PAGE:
Americans disappointed in Europe
As usual there has been a seasonal increase in European demand for American hardwoods following the summer vacation period. Some U.S. exporters report that they have reasonable order files for shipments during October. However the overall level of European trade remains disappointing. Demand for American hardwoods in the Far East, notably China, has been good. But there is growing competition for sales, not just from other North American suppliers, but also from producers in other parts of the world. Page 8

Hardwood plywood price rises
Prices for Indonesian plywood now stand at between 10 to 15% below the INDO96 list price, up from levels of 30-35% below the list price that prevailed just a few months ago. Brazilian plywood prices have also followed the upward trend. Price increases have been driven by log shortages in the Far East and by the weakening of the dollar against the Indonesian rupiah which undermined the earning capacity of Indonesian mills in their local currency. Page 9

German veneer industry subdued
The German veneer industry met in Berlin in September in an atmosphere that was best described as subdued. Not only is the German influence in sliced hardwood veneer production reducing, but prospects for a return to German dominance may well not return easily. Page 8

EU imports well down
EU import data is very consistent in reporting a very slow start to the year in all eight of the EU’s largest hardwood importing countries. Only two hardwood products made any ground; European sawn oak lumber and tropical veneer. Pages 9-13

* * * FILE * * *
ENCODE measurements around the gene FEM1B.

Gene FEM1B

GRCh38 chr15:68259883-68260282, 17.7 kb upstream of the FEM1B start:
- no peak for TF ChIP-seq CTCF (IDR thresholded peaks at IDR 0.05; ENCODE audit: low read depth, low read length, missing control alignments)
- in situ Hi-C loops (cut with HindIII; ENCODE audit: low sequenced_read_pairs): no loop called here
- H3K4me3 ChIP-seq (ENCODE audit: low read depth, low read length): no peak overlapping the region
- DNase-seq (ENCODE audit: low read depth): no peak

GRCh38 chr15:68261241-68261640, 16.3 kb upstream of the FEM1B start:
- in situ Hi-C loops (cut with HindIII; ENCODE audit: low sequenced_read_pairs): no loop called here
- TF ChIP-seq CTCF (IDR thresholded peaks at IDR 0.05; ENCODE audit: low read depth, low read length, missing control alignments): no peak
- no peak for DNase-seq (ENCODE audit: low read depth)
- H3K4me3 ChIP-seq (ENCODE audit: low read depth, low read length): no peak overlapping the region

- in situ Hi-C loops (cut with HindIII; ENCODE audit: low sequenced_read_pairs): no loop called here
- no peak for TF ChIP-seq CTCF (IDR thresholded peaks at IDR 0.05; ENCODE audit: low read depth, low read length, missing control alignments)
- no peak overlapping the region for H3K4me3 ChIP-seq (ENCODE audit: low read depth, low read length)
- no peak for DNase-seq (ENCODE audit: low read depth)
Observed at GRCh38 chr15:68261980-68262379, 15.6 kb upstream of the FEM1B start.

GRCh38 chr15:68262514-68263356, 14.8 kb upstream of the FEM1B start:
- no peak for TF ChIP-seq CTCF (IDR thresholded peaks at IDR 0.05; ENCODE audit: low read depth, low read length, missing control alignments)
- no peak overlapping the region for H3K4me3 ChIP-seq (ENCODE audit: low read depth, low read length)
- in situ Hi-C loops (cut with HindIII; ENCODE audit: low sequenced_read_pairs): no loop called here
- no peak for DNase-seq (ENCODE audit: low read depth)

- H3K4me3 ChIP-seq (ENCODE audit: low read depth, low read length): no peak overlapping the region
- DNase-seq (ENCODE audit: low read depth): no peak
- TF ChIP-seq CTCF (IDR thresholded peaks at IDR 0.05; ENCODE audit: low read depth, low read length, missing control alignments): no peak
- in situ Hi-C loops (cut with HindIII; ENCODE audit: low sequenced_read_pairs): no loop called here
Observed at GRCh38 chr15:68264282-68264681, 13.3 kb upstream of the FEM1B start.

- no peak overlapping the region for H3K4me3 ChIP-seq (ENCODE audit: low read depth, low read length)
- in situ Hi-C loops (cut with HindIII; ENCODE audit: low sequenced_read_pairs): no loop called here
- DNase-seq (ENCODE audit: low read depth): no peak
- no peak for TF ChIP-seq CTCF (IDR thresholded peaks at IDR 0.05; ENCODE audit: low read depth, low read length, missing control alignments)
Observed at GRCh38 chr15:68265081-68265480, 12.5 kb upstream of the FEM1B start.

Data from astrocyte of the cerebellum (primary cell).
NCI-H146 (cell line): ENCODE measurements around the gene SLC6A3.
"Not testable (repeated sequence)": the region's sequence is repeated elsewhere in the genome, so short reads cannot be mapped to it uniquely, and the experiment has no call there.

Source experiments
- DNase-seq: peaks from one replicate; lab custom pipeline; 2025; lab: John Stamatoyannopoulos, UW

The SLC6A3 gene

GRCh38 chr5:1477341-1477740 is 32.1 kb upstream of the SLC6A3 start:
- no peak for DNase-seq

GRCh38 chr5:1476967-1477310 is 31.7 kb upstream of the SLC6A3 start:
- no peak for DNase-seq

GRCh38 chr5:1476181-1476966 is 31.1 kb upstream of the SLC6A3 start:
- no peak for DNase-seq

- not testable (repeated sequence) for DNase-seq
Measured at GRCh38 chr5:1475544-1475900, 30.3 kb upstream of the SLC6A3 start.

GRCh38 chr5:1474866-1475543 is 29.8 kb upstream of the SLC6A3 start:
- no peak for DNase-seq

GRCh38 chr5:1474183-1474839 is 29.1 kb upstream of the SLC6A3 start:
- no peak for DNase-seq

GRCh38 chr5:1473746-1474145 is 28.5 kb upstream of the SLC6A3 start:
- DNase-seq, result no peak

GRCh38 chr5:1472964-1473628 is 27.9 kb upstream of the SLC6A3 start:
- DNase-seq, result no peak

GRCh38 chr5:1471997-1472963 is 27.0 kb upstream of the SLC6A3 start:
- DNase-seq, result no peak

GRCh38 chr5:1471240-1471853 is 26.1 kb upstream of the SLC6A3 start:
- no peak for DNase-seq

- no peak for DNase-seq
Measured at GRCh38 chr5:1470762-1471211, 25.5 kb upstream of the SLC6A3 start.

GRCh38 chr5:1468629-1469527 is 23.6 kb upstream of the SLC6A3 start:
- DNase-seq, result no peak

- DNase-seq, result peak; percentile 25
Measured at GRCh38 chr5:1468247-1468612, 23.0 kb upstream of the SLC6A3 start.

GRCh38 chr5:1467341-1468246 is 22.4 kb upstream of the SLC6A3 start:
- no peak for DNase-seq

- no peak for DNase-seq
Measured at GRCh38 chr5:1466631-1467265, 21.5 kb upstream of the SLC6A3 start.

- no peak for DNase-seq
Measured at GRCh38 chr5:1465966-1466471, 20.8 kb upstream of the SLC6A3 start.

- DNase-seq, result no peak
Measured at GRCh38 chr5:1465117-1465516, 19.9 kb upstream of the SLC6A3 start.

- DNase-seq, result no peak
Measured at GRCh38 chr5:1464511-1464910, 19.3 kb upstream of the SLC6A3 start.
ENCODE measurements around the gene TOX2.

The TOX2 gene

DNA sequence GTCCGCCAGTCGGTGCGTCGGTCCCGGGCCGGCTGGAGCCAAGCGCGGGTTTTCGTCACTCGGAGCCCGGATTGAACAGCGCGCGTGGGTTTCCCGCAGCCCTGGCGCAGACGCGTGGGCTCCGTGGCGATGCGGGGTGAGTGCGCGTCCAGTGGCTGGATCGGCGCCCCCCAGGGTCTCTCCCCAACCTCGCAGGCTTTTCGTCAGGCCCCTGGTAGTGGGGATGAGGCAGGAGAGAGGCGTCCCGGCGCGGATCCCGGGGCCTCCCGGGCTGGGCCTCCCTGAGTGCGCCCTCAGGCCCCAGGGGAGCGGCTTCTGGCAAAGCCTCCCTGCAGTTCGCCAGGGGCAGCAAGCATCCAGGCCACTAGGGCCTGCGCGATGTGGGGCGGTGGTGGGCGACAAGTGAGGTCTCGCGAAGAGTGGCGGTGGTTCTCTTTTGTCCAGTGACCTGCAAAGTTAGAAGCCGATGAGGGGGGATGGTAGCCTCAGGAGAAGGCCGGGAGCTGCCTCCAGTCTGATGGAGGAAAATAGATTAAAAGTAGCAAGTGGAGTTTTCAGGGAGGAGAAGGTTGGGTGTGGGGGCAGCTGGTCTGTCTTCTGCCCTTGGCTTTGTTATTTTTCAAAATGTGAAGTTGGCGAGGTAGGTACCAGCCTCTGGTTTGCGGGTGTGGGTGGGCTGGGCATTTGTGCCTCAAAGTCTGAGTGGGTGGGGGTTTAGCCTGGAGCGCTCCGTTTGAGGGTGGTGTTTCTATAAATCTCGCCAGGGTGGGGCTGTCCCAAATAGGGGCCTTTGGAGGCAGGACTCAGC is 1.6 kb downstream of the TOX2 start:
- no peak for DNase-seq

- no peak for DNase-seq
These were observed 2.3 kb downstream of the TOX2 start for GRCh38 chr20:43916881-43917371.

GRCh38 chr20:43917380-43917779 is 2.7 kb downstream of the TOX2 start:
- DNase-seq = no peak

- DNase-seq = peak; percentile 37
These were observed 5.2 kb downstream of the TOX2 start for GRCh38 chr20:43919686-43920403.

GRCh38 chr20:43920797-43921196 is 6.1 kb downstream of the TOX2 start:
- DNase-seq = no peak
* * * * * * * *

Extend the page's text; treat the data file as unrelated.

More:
Insolvencies in Western European hardwood sector
The critically weak state of the market for European hardwoods has led to a wave of insolvencies in Germany and France over recent months. Companies which focused heavily on the supply of beech logs and lumber to China have been particularly hard hit. Page 14

Eastward shift in demand
The UN/ECE Timber Committee concluded during September that sawn lumber markets peaked in 2000 in temperate regions. Since then, hardwood consumption has been falling in Western Europe and North America. Hardwood markets in central and eastern Europe generally offer more optimistic forecasts for 2002 and 2003, albeit on smaller volumes. Page 1-2




African balance maintained
European demand for African sawn lumber is subdued overall. However this is balanced by the low level of supply and prices are generally stable. Political problems in the Ivory Coast are creating uncertainty over future supplies of several African lumber species important to European markets including iroko and framire. Pages 3-4

Okoume log price rises